“It’s also important to be a good listener and to listen to your customer, a skill that girls feel comfortable with, so it’s important to realise that it’s not just one thing, where you’re stuck behind a computer. Nothing is done in isolation.”

Girls are drawn to professions where they can help others and don’t recognise STEM as having these roles, which Marie says is ‘crazy’.

“Girls don’t see this as a caring profession but if you look at it, all advances in areas like medicine are technology-fuelled.

“We have to work to change those perceptions and that’s why I love I Wish as speakers have a story and can show how what they’re doing impacts the world.”

As well as attractive pay, Marie pointed out the attractiveness of the flexible roles on offer.

She runs a global team with many operating remotely, which is the modern way of working. Her overwhelming piece of advice to girls is to ‘explore’.

“There are fantastic resources out there which can give you a much better understanding of what life would be like working in this sector,” she advised.

In particular, she pointed students towards Science Foundation Ireland’s smartfutures.ie.

Cathy Halpin, Senior Director for SDDC Support for EMEA.
Cathy Halpin, Senior Director for SDDC Support for EMEA.

A SENIOR director in a tech role in VMWare had no IT skills when she joined the company 10 years ago, but said that self-belief and the right support meant it didn’t hold her back.

And she’s encouraging other girls to get involved in the STEM industry, not to wait 15 years to make the push like she did.

Cathy Halpin feels that passion, drive and self-belief, matched with the right mentoring, are what’s key to success in the STEM sector and she will drive home that message to girls when she addresses them at the Cork I Wish conference.

Cathy’s career adventure at VMware started in January, 2012. Post redundancy from the residential telecoms industry, she decided to pursue new opportunities and technology seemed a great fit. She didn’t consider herself a techie and saw this as a new challenge.

She’s now the Senior Director for SDDC Support for EMEA and feels passionate about all areas of inclusivity and diversity, including getting more females involved in their organisation.

“I Wish is a great way to do this as it reaches out to girls at a formative age, when their minds are still growing and they can still be influenced by parents, teachers, etc,” she said.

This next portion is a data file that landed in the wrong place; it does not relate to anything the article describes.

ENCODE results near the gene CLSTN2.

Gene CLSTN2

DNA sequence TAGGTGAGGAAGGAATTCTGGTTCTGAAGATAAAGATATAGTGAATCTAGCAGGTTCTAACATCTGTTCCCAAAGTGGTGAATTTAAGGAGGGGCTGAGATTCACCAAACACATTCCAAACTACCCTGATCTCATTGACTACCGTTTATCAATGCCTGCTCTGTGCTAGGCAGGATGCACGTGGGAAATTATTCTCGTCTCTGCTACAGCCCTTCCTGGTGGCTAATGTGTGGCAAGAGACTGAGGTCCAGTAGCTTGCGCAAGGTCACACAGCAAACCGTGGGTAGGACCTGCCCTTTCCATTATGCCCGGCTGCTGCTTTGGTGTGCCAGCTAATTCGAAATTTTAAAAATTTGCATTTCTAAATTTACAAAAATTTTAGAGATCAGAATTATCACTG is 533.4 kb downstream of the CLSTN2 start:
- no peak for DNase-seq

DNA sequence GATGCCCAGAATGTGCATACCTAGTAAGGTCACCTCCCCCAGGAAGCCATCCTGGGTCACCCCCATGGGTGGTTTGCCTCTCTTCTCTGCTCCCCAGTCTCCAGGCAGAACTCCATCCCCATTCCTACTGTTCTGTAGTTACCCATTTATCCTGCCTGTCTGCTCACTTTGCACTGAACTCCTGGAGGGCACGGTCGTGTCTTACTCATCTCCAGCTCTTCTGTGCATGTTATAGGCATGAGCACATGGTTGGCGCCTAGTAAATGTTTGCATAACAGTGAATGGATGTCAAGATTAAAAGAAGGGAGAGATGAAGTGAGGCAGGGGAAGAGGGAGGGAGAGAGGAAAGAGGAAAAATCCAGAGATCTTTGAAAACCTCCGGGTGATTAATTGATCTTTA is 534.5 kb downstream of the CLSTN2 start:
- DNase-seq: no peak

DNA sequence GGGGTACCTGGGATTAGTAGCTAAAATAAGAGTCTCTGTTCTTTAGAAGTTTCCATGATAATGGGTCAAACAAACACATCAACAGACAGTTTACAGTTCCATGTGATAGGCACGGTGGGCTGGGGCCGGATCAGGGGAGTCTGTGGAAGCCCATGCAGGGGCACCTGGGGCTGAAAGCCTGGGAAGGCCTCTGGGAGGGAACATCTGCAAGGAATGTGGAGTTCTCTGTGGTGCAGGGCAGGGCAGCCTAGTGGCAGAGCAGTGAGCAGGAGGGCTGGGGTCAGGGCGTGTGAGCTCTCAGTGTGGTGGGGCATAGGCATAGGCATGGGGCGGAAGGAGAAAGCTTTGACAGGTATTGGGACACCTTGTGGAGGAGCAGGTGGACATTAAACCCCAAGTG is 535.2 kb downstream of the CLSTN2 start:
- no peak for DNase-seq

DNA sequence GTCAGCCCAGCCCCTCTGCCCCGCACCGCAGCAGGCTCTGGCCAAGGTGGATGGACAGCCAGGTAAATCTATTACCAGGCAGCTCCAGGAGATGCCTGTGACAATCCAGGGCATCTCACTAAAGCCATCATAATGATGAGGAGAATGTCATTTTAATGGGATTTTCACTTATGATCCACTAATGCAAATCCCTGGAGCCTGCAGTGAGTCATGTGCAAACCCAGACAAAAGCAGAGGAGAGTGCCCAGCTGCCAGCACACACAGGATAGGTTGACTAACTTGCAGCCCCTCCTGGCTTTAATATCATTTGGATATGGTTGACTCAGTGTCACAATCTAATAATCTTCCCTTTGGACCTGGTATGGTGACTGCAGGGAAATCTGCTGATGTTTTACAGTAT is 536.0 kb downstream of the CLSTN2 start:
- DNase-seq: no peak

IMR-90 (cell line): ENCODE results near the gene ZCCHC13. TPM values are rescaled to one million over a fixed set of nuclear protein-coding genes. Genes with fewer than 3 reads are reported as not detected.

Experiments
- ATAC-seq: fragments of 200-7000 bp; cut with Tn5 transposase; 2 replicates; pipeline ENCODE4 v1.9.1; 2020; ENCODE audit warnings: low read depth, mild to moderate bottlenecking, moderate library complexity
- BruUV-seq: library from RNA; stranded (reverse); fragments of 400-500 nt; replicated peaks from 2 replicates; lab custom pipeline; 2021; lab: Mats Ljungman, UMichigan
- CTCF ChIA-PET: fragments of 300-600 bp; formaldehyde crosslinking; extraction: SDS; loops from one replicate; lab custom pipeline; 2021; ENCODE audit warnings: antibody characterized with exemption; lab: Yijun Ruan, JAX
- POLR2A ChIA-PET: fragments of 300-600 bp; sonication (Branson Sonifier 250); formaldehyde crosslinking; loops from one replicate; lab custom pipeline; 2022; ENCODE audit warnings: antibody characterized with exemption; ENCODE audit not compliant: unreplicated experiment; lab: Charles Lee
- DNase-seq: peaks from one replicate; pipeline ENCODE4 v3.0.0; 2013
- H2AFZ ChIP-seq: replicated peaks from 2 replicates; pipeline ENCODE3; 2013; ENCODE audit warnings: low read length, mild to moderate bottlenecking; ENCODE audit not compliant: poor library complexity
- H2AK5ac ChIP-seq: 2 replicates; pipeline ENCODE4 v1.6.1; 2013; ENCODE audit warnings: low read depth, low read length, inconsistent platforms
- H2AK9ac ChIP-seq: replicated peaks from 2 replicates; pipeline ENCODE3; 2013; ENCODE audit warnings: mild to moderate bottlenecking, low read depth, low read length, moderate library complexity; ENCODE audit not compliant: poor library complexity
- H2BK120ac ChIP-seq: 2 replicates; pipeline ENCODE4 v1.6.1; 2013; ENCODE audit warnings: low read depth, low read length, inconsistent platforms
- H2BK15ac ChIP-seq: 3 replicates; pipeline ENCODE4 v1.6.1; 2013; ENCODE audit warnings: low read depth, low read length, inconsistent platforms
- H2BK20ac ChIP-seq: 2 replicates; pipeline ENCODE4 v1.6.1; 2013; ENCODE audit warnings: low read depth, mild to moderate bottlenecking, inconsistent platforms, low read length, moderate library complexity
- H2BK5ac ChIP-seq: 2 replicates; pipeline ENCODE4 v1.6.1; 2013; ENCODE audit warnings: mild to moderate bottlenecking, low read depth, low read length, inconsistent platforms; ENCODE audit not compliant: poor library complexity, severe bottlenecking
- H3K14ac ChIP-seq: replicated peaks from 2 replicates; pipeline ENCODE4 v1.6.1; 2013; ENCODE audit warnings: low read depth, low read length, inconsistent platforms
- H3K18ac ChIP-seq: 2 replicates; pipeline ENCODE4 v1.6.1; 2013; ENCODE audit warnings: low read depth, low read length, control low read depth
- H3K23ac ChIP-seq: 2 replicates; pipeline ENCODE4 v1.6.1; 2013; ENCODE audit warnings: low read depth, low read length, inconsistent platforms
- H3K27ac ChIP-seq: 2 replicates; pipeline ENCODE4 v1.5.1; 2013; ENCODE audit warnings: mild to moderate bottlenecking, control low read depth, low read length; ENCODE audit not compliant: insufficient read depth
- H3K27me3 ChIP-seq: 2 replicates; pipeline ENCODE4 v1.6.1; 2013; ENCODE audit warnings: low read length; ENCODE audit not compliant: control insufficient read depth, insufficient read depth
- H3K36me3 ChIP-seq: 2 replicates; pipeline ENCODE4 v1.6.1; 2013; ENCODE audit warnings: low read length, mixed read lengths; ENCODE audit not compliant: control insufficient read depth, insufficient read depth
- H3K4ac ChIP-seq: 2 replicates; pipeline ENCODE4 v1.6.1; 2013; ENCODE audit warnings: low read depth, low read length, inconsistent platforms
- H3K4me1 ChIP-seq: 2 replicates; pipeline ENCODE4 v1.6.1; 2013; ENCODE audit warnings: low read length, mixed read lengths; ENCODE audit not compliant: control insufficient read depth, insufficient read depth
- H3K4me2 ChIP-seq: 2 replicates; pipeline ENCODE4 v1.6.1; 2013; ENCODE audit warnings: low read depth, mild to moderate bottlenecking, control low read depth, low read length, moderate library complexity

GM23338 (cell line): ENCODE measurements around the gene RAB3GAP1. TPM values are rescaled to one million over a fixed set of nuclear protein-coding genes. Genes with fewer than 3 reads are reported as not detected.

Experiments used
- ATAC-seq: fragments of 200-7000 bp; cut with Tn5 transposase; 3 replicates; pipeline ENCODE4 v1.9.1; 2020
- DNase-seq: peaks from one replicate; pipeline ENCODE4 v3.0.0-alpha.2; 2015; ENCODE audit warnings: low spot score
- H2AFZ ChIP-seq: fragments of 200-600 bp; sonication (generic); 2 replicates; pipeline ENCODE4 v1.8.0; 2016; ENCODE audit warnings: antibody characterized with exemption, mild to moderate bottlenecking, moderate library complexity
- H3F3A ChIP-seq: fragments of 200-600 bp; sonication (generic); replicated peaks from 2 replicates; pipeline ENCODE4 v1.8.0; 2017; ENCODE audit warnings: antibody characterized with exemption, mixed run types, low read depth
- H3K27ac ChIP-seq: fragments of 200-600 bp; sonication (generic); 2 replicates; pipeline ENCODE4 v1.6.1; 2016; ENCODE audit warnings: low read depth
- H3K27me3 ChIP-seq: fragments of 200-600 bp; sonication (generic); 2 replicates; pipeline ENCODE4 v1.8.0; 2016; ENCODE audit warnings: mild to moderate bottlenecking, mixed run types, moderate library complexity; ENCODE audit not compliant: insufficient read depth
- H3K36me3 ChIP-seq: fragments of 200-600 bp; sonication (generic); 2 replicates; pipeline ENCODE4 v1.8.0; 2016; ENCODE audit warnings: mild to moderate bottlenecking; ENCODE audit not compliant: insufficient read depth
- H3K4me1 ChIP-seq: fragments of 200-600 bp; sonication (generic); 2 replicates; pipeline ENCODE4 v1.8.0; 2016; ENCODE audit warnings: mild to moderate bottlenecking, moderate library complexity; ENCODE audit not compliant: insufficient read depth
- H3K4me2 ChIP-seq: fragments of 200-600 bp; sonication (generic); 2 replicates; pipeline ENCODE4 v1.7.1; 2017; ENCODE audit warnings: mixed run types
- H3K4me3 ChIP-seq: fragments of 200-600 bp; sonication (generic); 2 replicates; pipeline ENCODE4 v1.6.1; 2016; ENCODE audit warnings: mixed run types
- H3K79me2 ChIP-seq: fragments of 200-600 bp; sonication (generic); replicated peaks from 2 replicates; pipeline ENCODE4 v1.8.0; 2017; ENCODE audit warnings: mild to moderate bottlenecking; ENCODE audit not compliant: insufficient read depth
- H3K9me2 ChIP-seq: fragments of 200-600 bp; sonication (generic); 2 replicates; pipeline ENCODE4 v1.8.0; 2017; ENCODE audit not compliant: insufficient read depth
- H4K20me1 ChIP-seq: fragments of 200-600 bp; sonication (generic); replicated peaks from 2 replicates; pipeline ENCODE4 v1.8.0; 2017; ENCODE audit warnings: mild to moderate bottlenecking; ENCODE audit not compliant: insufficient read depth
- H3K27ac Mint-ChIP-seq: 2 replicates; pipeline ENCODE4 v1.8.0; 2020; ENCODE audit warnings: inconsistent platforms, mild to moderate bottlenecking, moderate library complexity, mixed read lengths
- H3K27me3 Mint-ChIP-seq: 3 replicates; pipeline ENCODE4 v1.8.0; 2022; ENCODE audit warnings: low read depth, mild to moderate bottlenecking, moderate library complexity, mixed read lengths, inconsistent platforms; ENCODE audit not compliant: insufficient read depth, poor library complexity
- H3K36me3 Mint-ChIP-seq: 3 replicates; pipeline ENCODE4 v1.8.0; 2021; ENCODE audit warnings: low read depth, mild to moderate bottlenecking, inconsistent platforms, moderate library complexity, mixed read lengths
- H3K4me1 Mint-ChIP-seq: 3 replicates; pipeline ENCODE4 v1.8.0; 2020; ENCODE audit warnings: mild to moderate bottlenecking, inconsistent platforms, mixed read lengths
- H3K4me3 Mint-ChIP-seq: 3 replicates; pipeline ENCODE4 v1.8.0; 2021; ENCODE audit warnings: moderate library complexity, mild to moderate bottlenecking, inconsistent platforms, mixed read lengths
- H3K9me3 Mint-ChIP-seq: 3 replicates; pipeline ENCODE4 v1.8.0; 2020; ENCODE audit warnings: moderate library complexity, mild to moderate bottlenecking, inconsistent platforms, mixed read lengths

Ideally, she’d like to see information getting to kids as early as primary school and that any information gaps in schools are bridged as the word IT is huge and covers everything from coding, to scripting, to cyber security.

“It’s also important to dispel myths that this is just a sector for males. Girls have natural capabilities in things like problem-solving, multi-tasking and coming up with different solutions and come with the very same work ethic. This is an exciting space and there’s no need to be afraid of it,” she said.

Cathy, originally from Waterford, had to overcome her own confidence issues before getting to where she is today.

After getting pregnant when she was 17, as a young mum she worked two jobs — sports retail by day and in a bar in the evenings.

“My work ethic was huge, and I knew I had the drive and capability and that there was a way around any challenge.

“I lost two years but I got back on track with the help of a very supportive partner and family.

“Now I feel strongly that no matter what obstacle is in your way, be it a personal or educational challenge, there’s a way around it.

She pointed out that tech was continuing to invest in Ireland.

“As a female in Ireland right now, you have the world at your feet so why not pick the tech sector?

“You’ll get life-long learning, career and financial opportunities, work/life balance and job satisfaction. You just have to believe in yourself.”

I Wish takes place in Cork City Hall on January 30 and 31 and in RDS Dublin on February 3 and 4.

See http://www.iwish.ie/ for more information